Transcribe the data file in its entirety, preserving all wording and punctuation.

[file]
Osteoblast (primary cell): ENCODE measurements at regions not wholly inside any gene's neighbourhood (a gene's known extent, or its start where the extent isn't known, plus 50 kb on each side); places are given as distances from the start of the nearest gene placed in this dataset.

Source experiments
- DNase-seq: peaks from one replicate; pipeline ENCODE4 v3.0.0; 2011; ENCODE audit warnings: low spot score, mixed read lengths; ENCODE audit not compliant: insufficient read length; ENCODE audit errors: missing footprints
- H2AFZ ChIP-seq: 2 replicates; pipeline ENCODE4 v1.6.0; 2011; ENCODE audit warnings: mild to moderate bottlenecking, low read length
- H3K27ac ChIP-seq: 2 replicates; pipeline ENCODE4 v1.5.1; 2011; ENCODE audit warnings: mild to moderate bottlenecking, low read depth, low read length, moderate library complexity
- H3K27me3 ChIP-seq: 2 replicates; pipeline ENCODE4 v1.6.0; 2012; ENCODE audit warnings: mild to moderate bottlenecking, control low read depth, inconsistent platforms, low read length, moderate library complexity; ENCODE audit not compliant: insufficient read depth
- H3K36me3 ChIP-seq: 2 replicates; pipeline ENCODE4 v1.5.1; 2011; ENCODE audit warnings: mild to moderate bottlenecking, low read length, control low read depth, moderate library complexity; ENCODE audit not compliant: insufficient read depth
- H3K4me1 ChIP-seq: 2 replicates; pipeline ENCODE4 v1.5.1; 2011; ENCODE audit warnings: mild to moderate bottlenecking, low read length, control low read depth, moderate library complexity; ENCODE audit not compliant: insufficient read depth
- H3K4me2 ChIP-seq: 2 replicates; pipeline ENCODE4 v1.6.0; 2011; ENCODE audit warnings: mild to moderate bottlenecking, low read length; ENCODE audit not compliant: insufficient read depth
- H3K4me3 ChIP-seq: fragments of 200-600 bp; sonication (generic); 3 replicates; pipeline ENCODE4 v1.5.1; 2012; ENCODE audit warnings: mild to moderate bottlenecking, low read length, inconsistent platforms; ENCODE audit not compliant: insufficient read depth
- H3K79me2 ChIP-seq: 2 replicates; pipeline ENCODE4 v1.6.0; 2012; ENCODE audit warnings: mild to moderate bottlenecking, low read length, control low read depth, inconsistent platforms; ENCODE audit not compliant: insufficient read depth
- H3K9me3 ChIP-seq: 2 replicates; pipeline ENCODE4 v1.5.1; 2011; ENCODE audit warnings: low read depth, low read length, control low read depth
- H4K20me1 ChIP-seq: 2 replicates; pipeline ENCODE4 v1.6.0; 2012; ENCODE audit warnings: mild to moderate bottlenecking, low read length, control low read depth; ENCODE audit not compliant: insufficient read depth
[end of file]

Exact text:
Osteoblast (primary cell): ENCODE measurements at regions not wholly inside any gene's neighbourhood (a gene's known extent, or its start where the extent isn't known, plus 50 kb on each side); places are given as distances from the start of the nearest gene placed in this dataset.

Source experiments
- DNase-seq: peaks from one replicate; pipeline ENCODE4 v3.0.0; 2011; ENCODE audit warnings: low spot score, mixed read lengths; ENCODE audit not compliant: insufficient read length; ENCODE audit errors: missing footprints
- H2AFZ ChIP-seq: 2 replicates; pipeline ENCODE4 v1.6.0; 2011; ENCODE audit warnings: mild to moderate bottlenecking, low read length
- H3K27ac ChIP-seq: 2 replicates; pipeline ENCODE4 v1.5.1; 2011; ENCODE audit warnings: mild to moderate bottlenecking, low read depth, low read length, moderate library complexity
- H3K27me3 ChIP-seq: 2 replicates; pipeline ENCODE4 v1.6.0; 2012; ENCODE audit warnings: mild to moderate bottlenecking, control low read depth, inconsistent platforms, low read length, moderate library complexity; ENCODE audit not compliant: insufficient read depth
- H3K36me3 ChIP-seq: 2 replicates; pipeline ENCODE4 v1.5.1; 2011; ENCODE audit warnings: mild to moderate bottlenecking, low read length, control low read depth, moderate library complexity; ENCODE audit not compliant: insufficient read depth
- H3K4me1 ChIP-seq: 2 replicates; pipeline ENCODE4 v1.5.1; 2011; ENCODE audit warnings: mild to moderate bottlenecking, low read length, control low read depth, moderate library complexity; ENCODE audit not compliant: insufficient read depth
- H3K4me2 ChIP-seq: 2 replicates; pipeline ENCODE4 v1.6.0; 2011; ENCODE audit warnings: mild to moderate bottlenecking, low read length; ENCODE audit not compliant: insufficient read depth
- H3K4me3 ChIP-seq: fragments of 200-600 bp; sonication (generic); 3 replicates; pipeline ENCODE4 v1.5.1; 2012; ENCODE audit warnings: mild to moderate bottlenecking, low read length, inconsistent platforms; ENCODE audit not compliant: insufficient read depth
- H3K79me2 ChIP-seq: 2 replicates; pipeline ENCODE4 v1.6.0; 2012; ENCODE audit warnings: mild to moderate bottlenecking, low read length, control low read depth, inconsistent platforms; ENCODE audit not compliant: insufficient read depth
- H3K9me3 ChIP-seq: 2 replicates; pipeline ENCODE4 v1.5.1; 2011; ENCODE audit warnings: low read depth, low read length, control low read depth
- H4K20me1 ChIP-seq: 2 replicates; pipeline ENCODE4 v1.6.0; 2012; ENCODE audit warnings: mild to moderate bottlenecking, low read length, control low read depth; ENCODE audit not compliant: insufficient read depth